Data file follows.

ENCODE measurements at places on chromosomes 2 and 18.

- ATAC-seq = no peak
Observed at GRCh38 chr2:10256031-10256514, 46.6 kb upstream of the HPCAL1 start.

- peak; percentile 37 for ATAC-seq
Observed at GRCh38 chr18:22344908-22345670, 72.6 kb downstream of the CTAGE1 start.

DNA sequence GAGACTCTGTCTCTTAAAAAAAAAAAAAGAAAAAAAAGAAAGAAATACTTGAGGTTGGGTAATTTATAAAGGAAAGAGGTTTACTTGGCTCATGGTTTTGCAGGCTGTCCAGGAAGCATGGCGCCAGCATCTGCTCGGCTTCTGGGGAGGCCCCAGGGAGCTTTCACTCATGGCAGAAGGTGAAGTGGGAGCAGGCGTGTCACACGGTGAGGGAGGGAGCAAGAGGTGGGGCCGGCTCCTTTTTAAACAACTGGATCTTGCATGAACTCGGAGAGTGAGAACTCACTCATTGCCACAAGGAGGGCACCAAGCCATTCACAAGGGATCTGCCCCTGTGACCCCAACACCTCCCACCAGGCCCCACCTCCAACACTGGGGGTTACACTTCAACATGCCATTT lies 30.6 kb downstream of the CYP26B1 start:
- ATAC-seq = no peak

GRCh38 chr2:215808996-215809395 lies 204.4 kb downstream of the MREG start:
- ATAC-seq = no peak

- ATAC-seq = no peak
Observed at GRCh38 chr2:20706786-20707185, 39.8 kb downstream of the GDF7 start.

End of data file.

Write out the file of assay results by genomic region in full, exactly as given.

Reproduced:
ENCODE measurements at places on chromosomes 2 and 18.

- ATAC-seq = no peak
Observed at GRCh38 chr2:10256031-10256514, 46.6 kb upstream of the HPCAL1 start.

- peak; percentile 37 for ATAC-seq
Observed at GRCh38 chr18:22344908-22345670, 72.6 kb downstream of the CTAGE1 start.

DNA sequence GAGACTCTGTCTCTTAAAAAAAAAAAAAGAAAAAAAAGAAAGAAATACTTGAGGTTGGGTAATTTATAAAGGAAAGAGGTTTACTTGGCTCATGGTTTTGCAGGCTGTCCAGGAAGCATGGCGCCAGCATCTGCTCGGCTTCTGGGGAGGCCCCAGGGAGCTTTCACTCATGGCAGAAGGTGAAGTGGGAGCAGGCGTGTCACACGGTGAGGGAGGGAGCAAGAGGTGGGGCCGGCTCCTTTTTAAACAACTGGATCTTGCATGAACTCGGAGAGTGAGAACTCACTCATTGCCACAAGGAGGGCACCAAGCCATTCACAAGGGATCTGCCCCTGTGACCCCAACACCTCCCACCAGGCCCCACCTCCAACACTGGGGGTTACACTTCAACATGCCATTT lies 30.6 kb downstream of the CYP26B1 start:
- ATAC-seq = no peak

GRCh38 chr2:215808996-215809395 lies 204.4 kb downstream of the MREG start:
- ATAC-seq = no peak

- ATAC-seq = no peak
Observed at GRCh38 chr2:20706786-20707185, 39.8 kb downstream of the GDF7 start.